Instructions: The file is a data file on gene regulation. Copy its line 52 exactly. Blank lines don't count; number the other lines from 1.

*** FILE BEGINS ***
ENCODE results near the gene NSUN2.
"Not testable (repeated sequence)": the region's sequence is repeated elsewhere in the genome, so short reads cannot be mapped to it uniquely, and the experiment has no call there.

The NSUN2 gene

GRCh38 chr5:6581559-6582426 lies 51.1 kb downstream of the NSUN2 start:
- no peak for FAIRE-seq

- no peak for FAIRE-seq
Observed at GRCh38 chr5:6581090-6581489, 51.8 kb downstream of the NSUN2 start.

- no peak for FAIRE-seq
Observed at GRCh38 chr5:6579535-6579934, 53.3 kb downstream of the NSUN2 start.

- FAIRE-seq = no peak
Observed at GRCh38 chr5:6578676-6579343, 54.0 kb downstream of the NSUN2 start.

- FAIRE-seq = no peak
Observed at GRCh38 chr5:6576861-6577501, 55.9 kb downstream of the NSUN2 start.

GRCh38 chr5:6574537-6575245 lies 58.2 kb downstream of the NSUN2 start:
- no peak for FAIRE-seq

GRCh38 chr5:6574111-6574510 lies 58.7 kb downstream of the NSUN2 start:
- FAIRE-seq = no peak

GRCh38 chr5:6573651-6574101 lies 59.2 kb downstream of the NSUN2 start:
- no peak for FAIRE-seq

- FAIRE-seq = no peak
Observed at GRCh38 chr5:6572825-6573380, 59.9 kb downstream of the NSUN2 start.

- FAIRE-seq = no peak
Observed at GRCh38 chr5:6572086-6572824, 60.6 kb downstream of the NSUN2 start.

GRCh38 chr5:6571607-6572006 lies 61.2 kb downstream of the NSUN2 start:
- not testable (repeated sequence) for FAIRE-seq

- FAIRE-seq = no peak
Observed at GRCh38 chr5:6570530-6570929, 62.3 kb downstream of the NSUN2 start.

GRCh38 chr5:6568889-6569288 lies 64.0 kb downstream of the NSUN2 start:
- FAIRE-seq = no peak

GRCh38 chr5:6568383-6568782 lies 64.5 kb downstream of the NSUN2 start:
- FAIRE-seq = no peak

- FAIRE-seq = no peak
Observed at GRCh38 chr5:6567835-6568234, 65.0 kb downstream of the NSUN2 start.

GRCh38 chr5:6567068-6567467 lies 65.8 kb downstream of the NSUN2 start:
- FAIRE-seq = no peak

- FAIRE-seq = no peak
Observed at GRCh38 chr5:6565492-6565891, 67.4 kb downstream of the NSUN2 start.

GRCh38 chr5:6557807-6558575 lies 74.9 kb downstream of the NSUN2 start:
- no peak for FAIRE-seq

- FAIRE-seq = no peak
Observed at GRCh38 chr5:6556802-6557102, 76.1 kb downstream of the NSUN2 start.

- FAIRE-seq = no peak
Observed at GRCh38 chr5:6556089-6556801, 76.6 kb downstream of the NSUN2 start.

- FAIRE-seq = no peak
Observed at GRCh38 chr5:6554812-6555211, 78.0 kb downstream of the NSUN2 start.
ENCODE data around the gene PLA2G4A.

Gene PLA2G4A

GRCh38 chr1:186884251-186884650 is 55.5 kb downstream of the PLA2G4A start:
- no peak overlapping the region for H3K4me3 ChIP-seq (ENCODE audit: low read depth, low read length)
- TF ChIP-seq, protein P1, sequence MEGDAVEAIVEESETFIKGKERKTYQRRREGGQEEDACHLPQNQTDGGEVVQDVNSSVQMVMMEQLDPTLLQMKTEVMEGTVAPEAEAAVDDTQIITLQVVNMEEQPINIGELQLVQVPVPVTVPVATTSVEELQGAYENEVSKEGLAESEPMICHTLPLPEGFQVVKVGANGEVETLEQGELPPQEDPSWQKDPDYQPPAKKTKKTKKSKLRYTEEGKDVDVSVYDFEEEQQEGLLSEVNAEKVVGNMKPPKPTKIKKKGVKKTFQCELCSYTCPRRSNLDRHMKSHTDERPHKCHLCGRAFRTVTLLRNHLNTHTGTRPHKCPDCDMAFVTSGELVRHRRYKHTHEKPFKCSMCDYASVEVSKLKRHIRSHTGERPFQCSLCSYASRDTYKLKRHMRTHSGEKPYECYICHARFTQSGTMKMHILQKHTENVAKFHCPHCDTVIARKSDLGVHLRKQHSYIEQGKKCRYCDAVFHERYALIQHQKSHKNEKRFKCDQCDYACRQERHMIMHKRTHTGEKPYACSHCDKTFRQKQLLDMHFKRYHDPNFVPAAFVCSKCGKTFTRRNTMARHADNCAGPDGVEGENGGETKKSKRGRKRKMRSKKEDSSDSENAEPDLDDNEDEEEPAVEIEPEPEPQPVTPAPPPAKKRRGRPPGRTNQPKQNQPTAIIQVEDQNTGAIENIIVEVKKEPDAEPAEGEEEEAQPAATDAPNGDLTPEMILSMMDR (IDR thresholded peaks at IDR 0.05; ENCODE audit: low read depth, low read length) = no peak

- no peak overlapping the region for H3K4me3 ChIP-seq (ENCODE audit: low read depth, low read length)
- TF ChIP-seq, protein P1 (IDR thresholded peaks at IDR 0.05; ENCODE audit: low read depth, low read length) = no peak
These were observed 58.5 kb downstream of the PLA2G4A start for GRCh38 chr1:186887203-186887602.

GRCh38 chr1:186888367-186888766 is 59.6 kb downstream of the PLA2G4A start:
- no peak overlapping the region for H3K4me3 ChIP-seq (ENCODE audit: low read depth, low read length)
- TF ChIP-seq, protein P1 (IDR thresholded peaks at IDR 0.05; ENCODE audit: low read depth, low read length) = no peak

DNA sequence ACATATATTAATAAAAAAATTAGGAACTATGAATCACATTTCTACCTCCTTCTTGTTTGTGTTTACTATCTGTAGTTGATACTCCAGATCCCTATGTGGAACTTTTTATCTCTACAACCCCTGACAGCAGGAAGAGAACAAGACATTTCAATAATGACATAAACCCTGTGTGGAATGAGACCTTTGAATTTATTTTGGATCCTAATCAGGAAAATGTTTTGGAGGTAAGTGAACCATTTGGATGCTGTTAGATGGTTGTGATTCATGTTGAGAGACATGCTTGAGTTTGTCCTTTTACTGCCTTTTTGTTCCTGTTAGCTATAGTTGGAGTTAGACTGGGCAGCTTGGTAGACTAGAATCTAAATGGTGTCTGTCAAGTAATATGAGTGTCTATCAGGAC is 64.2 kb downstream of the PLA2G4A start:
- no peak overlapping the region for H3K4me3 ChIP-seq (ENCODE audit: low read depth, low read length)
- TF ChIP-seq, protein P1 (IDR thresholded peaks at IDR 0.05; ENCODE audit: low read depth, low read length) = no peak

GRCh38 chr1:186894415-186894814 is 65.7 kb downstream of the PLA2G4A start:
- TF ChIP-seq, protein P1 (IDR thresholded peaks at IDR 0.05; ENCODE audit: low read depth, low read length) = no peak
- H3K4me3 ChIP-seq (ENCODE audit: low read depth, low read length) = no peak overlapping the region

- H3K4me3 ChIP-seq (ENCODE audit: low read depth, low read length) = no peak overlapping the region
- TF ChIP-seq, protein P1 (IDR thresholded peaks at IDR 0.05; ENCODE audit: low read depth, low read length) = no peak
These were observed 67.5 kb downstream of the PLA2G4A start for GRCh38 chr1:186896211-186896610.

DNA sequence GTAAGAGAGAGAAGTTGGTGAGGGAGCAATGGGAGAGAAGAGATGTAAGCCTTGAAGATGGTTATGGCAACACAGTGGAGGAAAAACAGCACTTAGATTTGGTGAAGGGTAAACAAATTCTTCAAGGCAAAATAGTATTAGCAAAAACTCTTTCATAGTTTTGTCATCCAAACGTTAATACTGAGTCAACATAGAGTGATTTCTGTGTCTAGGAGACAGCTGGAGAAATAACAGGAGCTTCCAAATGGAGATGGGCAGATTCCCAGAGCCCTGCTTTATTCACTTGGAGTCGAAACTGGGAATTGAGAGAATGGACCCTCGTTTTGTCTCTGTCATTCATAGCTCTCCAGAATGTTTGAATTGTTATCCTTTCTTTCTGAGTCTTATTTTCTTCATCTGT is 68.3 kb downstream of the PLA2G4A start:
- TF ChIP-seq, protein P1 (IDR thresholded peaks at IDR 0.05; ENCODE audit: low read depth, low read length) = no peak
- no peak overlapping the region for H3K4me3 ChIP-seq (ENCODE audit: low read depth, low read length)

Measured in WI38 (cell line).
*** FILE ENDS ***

- TF ChIP-seq, protein P1 (IDR thresholded peaks at IDR 0.05; ENCODE audit: low read depth, low read length) = no peak